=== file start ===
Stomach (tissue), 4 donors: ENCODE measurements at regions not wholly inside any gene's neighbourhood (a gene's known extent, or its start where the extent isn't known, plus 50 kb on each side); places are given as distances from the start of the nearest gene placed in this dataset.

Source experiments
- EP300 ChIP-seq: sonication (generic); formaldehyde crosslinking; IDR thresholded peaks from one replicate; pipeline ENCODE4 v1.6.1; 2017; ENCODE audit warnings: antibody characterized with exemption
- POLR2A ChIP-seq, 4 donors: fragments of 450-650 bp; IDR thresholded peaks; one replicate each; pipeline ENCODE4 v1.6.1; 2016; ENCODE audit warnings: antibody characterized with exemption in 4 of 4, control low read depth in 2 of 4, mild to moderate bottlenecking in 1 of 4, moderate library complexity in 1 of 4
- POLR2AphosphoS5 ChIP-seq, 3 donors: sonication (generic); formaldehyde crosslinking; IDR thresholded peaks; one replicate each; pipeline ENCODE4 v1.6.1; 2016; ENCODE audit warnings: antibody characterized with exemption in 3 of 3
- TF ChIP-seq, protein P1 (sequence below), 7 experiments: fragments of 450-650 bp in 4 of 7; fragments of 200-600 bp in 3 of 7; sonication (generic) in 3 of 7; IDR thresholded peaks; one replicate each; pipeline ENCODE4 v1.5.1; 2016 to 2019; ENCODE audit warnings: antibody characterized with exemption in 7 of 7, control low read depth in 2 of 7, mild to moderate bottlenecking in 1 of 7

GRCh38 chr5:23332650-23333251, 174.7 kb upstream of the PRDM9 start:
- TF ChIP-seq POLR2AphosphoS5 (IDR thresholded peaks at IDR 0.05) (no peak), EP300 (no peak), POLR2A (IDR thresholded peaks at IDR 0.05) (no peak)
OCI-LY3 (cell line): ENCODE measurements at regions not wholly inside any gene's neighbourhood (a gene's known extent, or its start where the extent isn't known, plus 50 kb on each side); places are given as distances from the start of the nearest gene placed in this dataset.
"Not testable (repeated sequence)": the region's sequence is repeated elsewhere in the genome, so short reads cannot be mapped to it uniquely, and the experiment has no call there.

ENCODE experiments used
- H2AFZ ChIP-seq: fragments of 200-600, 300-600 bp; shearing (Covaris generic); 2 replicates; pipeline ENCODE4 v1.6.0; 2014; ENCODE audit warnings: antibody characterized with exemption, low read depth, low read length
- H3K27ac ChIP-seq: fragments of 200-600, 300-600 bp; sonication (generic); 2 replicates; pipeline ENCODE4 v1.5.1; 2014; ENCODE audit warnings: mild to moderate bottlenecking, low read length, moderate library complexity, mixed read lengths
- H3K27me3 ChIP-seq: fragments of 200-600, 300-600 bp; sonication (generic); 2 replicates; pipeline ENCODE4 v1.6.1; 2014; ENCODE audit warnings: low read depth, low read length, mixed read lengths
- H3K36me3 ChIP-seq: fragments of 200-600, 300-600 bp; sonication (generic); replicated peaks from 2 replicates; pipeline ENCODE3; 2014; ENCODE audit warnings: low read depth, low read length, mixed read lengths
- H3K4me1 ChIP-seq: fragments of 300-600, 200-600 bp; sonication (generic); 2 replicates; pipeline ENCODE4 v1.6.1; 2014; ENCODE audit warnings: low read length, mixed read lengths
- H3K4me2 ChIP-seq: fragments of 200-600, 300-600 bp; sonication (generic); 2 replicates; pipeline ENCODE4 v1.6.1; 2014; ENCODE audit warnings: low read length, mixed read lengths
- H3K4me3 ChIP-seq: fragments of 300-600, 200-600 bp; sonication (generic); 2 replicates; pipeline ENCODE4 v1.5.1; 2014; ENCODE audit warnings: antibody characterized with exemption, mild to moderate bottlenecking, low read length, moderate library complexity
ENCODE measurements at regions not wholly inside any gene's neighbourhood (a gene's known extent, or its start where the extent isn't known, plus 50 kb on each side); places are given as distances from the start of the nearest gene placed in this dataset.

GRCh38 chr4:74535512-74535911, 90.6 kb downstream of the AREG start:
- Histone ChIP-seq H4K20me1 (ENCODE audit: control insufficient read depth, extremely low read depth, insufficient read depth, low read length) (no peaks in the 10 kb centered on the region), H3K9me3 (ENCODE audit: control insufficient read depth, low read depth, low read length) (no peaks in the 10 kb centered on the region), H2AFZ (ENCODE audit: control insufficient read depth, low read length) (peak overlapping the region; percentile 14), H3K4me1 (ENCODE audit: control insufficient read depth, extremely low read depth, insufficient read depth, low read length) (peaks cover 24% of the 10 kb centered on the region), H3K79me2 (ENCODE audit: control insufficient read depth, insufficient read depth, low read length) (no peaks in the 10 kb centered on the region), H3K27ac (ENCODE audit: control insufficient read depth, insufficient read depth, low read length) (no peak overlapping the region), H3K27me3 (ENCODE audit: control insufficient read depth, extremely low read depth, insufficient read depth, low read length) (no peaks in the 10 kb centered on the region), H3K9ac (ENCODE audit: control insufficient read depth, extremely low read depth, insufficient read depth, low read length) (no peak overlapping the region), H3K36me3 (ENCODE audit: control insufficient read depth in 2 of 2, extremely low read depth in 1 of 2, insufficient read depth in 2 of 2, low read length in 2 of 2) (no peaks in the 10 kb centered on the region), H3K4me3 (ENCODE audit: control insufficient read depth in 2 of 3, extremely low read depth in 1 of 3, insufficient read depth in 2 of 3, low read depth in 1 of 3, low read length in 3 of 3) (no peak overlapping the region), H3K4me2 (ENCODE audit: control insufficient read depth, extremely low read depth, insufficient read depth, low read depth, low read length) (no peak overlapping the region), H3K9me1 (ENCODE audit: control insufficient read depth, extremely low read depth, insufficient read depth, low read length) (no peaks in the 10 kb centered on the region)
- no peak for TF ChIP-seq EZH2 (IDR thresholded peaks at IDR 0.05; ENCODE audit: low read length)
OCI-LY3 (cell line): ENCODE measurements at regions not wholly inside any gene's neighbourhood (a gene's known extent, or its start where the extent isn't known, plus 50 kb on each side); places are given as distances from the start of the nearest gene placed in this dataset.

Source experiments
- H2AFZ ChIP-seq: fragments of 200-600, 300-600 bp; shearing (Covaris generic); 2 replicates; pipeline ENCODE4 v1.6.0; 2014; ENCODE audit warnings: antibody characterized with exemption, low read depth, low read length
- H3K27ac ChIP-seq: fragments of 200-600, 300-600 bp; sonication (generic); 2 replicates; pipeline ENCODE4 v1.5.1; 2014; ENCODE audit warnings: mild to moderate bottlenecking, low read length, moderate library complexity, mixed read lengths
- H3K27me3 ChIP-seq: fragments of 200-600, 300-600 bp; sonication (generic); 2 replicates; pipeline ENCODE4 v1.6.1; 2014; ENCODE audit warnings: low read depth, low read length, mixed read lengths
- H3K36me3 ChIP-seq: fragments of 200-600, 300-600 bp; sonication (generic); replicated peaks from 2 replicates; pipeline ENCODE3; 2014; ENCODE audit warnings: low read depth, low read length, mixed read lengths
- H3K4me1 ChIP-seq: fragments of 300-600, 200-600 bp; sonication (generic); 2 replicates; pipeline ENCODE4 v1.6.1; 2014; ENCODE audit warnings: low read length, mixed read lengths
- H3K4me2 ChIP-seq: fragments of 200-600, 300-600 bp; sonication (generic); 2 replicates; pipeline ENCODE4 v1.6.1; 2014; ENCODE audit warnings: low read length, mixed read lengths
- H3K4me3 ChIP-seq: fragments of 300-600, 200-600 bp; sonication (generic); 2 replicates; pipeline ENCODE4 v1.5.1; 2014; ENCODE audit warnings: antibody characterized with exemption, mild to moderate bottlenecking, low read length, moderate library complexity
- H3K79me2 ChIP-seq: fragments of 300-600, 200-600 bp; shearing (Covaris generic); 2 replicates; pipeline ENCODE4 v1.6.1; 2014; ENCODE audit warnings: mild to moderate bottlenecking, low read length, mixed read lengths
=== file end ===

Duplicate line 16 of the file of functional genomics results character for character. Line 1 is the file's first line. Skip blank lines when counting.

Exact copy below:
- H3K4me1 ChIP-seq: fragments of 300-600, 200-600 bp; sonication (generic); 2 replicates; pipeline ENCODE4 v1.6.1; 2014; ENCODE audit warnings: low read length, mixed read lengths